Although she no longer had daily dealings with "Cagney & Lacey," she sat in on this meeting, and confirmed her husbands believe in "reverse sexism," which meant hiring a disproportionate number of women to keep his series on the right track. He believes that women have information he did not have - as his wife demonstrated when she gently pointed out that Daly's pregnancy would begin to show before any scripts could be shot.

There was no time to cower behind a discussion about salvaging existing scripts. What Rosenzweig called "the arc of the pregnancy, where it goes and when it goes," would have to be discussed immediately. With a collective deep breath, they set to work.

For hours, they debated the way a modern working woman's late pregnancy should look, aware that they had to satisfy three criteria. Rosenzweig looked for a mix of social responsibility and entertainment; the network hoped, more cautiously, for entertainment without too much provocation; and the two stars insisted on their notions, developed over the years, of how the characters should act.

This, someone said, should be a planned baby because an accident would imply that Lacey was not careful about birth control, which was an irresponsible message to send to the women of America. But, it was pointed out, the character had breast cancer last year, in a two-part story that was one of the highest-rated shows of "Cagney & Lacey." Why would Lacey get pregnant after a cancer scare?

Rosenzweig liked the dramatic implications of such a decision: "We can infer that this is a grasping at life after a brush with death."

Some story-line issues are easy. Everyone agreed on the reaction from the two Lacey sons ("It's living proof that your mother has sex; it's embarrassing"), the sex of the baby (unanimous preference for a girl) and the conflicts that would erupt between Lacey and Cagney as the pregnancy progressed.

Then the real world, and Rosenzweig's perceived responsibilities to it, intruded. Someone said that a woman Mary Beth Lacey's age would be likely to have amniocentrisis, a procedure performed between the 15th and 17th weeks of pregnancy to assure that the fetus does not suffer from certain abnormalities.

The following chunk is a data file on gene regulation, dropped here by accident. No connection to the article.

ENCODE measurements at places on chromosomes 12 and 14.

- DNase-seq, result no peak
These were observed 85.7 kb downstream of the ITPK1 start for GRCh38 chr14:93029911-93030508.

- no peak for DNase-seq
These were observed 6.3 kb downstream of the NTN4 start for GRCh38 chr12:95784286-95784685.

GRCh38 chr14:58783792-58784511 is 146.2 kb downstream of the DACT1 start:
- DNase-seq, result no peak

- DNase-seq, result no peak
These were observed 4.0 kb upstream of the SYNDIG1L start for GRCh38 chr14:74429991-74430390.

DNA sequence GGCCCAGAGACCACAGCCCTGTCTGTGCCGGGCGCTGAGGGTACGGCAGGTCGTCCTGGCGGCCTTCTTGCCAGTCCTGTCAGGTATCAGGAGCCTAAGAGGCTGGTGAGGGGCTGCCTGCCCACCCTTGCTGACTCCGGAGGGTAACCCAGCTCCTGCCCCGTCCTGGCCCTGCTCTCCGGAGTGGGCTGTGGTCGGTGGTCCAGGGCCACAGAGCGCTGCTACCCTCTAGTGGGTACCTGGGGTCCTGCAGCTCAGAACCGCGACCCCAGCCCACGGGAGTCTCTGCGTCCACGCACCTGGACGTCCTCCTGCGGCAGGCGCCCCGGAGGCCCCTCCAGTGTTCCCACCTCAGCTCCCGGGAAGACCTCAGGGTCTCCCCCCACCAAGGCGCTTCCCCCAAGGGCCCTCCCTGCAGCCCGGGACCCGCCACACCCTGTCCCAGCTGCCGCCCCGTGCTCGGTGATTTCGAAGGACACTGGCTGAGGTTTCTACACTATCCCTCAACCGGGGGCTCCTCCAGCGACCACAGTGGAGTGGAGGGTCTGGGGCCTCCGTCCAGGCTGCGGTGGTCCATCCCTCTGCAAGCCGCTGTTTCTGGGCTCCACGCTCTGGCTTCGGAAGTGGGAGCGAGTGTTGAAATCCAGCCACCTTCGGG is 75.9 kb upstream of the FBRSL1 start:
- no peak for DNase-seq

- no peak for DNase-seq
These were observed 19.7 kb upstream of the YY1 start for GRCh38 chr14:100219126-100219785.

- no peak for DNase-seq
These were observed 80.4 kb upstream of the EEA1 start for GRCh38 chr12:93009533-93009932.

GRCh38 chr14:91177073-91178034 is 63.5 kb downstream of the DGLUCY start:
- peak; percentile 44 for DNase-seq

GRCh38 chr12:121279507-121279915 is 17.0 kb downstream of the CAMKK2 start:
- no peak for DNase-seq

Many women would choose to have an abortion if the test showed that their baby would, for example, suffer from Down's syndrome, which usually results in mental retardation and physical handicaps, and is more common among children of older pregnant women. The meeting sentiment was decidedly pro-choice. But the character of Mary Beth Lacey was a doting mother who, in one episode, proclaimed of an abandoned deaf child, "She's perfect. She just can't hear." This was not a woman who would opt for an abortion at this stage of her life.

Rosenzweig was not at all pleased at the notion that his show would come out against a woman's right to make a choice - that he was going to be boxed into a corner by a character he had helped to create. He knew that Daly would share his dismay, that her disapproval was a formidable obstacle

"You've got to be very careful," he muttered. "Mary Beth wouldn't abort a Down's syndrome baby. But then you're saying to women, 'Do not have an abortion. ' "

For the moment, the best solution was to avoid the issue. Mary Beth Lacey would have amniocentrisis simply because her doctor insisted on it for all women her age, and the tests would show a healthy baby. Weeks later, as the writers created the details of individual shows, they would face the question of Detective Lacey's attitude on abortion. For now, they were spared the awkward choice between loyalty to the character they had created and loyalty to their own consciences.